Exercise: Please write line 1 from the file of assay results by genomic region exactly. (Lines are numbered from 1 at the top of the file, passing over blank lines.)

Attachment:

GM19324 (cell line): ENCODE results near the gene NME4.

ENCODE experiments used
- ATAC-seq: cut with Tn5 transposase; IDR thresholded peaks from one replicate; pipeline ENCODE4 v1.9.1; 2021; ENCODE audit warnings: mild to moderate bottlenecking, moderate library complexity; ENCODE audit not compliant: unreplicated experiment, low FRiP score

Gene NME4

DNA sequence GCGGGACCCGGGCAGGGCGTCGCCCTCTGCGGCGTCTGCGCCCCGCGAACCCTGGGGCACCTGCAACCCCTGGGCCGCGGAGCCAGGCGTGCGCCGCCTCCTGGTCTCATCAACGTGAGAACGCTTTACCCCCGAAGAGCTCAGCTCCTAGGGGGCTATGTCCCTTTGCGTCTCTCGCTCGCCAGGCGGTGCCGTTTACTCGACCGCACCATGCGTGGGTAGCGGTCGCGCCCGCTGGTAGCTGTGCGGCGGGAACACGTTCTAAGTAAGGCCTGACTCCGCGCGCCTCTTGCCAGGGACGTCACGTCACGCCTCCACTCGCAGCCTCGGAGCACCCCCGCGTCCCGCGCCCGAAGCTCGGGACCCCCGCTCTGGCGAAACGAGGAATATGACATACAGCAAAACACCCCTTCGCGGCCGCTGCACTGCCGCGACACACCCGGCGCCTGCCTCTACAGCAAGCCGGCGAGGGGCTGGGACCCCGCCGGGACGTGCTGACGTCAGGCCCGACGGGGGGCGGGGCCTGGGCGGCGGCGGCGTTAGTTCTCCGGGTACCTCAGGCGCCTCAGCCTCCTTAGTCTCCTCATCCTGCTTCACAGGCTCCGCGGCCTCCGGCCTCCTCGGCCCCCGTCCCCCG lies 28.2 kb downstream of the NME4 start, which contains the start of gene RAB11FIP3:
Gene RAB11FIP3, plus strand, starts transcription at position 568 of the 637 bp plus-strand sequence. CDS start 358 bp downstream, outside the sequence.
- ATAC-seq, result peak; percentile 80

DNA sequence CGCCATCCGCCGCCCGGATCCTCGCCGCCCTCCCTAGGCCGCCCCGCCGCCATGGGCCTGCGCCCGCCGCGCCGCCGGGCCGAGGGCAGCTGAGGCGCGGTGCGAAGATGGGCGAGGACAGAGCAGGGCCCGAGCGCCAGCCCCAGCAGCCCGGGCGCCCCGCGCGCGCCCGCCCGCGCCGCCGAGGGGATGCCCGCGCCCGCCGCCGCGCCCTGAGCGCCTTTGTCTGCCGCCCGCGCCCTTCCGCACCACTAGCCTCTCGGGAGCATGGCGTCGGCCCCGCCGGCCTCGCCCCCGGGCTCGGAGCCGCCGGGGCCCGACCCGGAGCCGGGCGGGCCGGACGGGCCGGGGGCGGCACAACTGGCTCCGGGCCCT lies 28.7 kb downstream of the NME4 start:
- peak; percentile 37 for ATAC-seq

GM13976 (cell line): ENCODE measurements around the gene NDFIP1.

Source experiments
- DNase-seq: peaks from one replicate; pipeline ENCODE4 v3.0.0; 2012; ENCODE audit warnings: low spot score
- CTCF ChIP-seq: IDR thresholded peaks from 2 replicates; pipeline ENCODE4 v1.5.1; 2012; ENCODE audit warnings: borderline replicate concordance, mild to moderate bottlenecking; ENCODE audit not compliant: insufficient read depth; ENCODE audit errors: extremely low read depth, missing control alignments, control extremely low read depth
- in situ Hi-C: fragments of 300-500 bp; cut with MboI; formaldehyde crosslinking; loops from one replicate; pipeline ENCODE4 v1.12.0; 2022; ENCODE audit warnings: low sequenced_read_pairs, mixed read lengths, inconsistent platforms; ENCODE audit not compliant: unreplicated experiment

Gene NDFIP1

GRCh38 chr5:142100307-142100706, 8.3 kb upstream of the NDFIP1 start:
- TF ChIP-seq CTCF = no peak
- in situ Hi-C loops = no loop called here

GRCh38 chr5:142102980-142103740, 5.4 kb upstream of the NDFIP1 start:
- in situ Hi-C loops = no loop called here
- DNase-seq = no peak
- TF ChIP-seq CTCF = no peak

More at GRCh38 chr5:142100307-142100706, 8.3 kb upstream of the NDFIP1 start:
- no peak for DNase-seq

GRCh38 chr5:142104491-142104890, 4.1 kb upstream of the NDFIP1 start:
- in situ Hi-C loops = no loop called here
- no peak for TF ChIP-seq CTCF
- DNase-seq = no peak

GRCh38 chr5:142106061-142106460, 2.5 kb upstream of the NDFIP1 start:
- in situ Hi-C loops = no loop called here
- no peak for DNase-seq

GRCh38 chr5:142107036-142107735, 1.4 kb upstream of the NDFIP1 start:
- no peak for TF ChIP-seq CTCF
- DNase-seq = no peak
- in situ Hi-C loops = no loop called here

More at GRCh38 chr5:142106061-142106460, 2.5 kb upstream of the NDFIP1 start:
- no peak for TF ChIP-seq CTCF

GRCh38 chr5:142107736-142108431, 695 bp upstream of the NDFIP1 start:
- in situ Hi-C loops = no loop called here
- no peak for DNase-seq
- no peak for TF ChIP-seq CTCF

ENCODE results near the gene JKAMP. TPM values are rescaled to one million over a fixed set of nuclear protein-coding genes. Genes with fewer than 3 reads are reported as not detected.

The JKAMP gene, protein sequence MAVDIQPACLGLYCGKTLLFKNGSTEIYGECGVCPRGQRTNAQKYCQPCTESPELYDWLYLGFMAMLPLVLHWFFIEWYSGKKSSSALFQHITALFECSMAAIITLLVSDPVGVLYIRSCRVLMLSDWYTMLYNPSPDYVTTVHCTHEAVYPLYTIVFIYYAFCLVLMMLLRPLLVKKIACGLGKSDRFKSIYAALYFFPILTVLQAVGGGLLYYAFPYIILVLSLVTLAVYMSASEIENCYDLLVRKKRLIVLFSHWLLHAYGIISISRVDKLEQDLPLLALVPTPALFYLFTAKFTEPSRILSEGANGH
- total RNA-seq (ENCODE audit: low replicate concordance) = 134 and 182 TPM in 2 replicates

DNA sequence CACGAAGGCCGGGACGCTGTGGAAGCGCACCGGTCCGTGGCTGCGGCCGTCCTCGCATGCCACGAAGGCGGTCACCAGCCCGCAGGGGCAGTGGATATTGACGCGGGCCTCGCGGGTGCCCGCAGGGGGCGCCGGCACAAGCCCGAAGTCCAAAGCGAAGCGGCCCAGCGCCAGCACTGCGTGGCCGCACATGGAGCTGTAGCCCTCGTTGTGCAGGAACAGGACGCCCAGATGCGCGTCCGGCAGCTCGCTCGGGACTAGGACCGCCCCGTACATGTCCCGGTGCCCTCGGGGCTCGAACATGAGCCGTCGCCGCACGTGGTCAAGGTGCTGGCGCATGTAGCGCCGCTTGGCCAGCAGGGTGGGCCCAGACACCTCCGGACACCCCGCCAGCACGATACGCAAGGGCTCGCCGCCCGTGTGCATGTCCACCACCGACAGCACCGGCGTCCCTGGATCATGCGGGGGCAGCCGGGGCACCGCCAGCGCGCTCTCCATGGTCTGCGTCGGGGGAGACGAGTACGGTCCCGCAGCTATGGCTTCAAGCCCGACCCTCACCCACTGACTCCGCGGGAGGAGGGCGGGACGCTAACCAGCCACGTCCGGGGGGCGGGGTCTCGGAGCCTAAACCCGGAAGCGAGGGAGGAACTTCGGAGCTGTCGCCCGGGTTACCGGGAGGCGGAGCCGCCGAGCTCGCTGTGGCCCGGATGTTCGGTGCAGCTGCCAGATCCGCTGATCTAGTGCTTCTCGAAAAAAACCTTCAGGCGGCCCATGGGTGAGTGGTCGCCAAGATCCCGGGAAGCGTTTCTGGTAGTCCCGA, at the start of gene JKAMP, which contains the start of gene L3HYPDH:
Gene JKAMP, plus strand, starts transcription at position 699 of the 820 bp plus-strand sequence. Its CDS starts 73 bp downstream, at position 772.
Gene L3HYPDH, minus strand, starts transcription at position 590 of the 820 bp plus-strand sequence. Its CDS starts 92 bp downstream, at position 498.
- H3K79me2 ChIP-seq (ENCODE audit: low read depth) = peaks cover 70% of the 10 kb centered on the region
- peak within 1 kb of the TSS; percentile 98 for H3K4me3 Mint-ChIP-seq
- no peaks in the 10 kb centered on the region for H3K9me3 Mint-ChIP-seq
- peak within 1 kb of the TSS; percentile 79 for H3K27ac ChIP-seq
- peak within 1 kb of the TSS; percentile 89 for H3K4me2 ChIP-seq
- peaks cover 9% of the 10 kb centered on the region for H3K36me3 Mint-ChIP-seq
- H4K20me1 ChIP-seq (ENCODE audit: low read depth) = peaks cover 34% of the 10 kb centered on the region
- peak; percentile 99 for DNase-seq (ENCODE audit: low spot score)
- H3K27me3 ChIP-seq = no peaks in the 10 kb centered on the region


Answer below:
GM19324 (cell line): ENCODE results near the gene NME4.